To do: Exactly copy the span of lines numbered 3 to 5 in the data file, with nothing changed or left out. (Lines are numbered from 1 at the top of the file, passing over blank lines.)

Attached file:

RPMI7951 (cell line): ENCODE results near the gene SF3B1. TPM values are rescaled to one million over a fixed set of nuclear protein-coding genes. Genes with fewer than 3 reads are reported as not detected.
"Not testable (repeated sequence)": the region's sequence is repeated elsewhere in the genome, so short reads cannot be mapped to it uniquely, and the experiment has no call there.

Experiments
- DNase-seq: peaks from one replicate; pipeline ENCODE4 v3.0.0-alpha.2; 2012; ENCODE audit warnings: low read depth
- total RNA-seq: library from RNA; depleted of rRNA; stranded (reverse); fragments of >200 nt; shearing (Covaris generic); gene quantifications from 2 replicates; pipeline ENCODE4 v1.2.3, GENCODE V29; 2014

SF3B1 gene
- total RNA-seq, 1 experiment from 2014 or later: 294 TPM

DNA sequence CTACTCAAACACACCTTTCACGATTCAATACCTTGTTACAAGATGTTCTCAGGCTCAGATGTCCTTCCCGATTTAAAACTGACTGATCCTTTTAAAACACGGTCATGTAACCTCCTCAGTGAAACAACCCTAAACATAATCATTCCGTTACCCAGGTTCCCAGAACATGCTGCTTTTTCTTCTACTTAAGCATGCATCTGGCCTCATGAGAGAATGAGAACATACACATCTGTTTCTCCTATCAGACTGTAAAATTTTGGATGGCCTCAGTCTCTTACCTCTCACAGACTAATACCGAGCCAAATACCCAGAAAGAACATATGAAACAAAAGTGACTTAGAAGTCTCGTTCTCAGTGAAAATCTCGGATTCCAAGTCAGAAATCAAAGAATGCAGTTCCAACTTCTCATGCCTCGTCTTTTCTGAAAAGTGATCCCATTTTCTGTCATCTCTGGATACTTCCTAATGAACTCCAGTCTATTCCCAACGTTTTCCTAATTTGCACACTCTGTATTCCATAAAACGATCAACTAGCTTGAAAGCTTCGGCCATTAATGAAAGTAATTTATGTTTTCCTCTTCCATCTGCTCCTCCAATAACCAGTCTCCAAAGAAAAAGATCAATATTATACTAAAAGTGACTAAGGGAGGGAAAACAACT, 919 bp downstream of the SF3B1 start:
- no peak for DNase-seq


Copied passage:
Experiments
- DNase-seq: peaks from one replicate; pipeline ENCODE4 v3.0.0-alpha.2; 2012; ENCODE audit warnings: low read depth
- total RNA-seq: library from RNA; depleted of rRNA; stranded (reverse); fragments of >200 nt; shearing (Covaris generic); gene quantifications from 2 replicates; pipeline ENCODE4 v1.2.3, GENCODE V29; 2014